SCIENCE AND DOGMA

In contemporary life, we have to constantly face contradictions between science on the one hand and dogma of various kinds on the other. Dogmatic beliefs, like science, have come to be a part of our very existence.

Arising out of unquestioned acceptance of religion, custom, convention or tradition, they have, over generations, acquired an authority out of all proportion. Fortunately, of course, everything in religion, custom, convention and tradition is not dogma.

A well-known example of the contradiction between science and dogma, relates to our own origin that is, the origin of man. Modern biology tells us that life has evolved on this earth from non-living things as a result of evolution of complex chemicals from simpler ones: an evolution that slowly developed into the biological evolution.

On the other hand, all religions tell us that man has been put on this earth as preformed man, an act of creation by the will of God. The two opinions are entirely and absolutely contradictory. Which one should one believe in? If in your mind dogma takes precedence over science, you will probably classify yourself as a creationist, if on the other hand you have a scientific approach you are likely to be an evolutionist. Let us see why.


P M Bhargava
Former
Vice – Chairman, National Knowledge Commission,
Founder cum Chairman,
Centre for Molecular Biology, Hyderabad

Dogma, by definition, is an opinion or a tenet accepted entirely on the basis of faith, without questioning. Questioning is simply not allowed by the adherents of dogma. They may seek clarification, but never question a dogmatic belief. The contradiction with science begins right here. Science does not accept anything without questioning and entirely on the basis of faith.

The method of science is totally incompatible with the view that a man or an authority exists-or has ever existed-whose opinion must be accepted entirely on faith, without questioning. In other words, science does not accept the existence of high priests of any hue or colour.

This is, of course, not to say that there are no self-styled high priests in science. It is only to make the point that whether or not they like it, in science they are bound to be questioned-and often by people of seemingly lower status, for there is no tenable hierarchy of status in science.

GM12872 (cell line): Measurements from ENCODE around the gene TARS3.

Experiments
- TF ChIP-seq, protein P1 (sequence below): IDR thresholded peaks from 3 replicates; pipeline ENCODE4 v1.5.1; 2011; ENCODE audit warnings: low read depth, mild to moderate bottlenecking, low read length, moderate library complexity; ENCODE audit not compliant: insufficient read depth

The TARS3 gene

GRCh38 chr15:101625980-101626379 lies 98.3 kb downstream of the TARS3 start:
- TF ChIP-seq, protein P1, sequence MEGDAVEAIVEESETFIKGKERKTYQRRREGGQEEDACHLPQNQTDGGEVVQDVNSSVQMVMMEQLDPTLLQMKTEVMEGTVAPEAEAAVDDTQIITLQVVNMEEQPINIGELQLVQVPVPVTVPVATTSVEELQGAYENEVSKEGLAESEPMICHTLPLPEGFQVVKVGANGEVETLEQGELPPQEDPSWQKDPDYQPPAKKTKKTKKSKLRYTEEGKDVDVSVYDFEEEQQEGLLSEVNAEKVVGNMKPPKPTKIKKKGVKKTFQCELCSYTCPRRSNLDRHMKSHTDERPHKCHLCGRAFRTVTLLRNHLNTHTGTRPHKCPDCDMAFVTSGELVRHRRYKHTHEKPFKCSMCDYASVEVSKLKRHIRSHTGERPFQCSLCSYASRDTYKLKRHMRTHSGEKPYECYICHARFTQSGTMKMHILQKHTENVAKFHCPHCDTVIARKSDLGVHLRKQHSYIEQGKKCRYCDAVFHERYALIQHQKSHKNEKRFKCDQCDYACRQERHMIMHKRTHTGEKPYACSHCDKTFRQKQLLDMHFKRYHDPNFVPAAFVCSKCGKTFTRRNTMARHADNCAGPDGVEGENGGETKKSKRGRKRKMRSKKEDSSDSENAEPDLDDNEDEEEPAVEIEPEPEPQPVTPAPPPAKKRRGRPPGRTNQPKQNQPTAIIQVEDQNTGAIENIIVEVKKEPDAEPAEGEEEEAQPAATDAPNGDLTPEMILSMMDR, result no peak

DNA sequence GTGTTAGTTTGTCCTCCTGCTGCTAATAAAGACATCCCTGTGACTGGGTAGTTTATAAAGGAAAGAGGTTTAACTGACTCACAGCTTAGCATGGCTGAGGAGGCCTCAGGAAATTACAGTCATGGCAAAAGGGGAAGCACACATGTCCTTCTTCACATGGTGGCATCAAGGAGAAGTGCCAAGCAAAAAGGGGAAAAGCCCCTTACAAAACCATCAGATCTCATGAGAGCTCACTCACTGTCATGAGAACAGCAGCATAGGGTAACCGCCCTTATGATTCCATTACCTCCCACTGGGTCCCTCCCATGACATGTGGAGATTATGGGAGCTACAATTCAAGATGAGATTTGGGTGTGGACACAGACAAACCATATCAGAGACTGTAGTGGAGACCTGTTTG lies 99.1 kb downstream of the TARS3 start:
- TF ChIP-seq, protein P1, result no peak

Much of the dogma we see around us arises out of religion. The problems become acute because the origins of religion and science are about the same. Probably both arose as a result of the inbuilt desire in man to find answers to question for example, questions pertaining to natural phenomena.

What are the nonliving materials that we see or feel around us all the time, such as air, water, minerals and rock, made of? What is the nature of the physical phenomena that we witness so frequently, such as heat, light, sound, thunder and lightning? What is the basis of extra-terrestrial phenomena that have been known for so long, such as the periodic rising of the sun, the moon and the stars, and the occurrence of eclipses? And what is the nature of the phenomena we see associated with life, like birth, disease, growth and death? Questions such as these must have been asked by primitive men.

Probably, it is the desire to find answers to questions like these that provided one of the important motivations for the formation of religions-pagan or codified (by codified religions, I mean major religions such as Judaism, Hinduism, Islam, Buddhism and Christianity). Since the scientific method that took formal shape only some eight centuries ago, has also attempted to provide answers to the same questions, it is clear that both religion and science have treaded the same ground; often, the two have been competitors.

On account of differences in the fundamental attributes of religion and science, the nature and character of the answers provided to questions by the two approaches have been different-often contradictory. In the case of religion one sub-set of these answers is represented by dogmatic beliefs. Hence the conflict between science and dogma.

Let us continue our comparison-rather contrasting-further. Scientific answers are verifiable, repeatable, and objective, and do not depend on the whim, fancy or desire of a particular individual. This is not true of answers that have come to us as dogmatic beliefs. Such beliefs represent the fear of the unknown.

Whereas scientific answers represent an understanding of the known. In the case of dogmatic beliefs, the last word has already been said. In the case of answers arrived at through the application of the method of science, the last word shall never be said as all scientific answers are tentative and the results of a consensus amongst the scientists of the time. The consensus is, of course, arrived at through the application of the method of science.

All new knowledge in science must be consistent with known and established observations. Dogmatic beliefs, including the so-called miracles (for example, the materialisation of objects by a wave of hand) are often inconsistent with known and established observations. Science progresses through modification of a part of the existing knowledge and not by replacement of the entire body of knowledge. On the other band, a new set of dogmatic beliefs often attempts to replace fully the existing sets of such beliefs.

There is thus no overlap between Christian and Hindu dogma. Growth of scientific knowledge is a continuous process and science is, therefore, evolutionary; by contrast, a set of dogmatic beliefs once founded, continue substantially unchanged.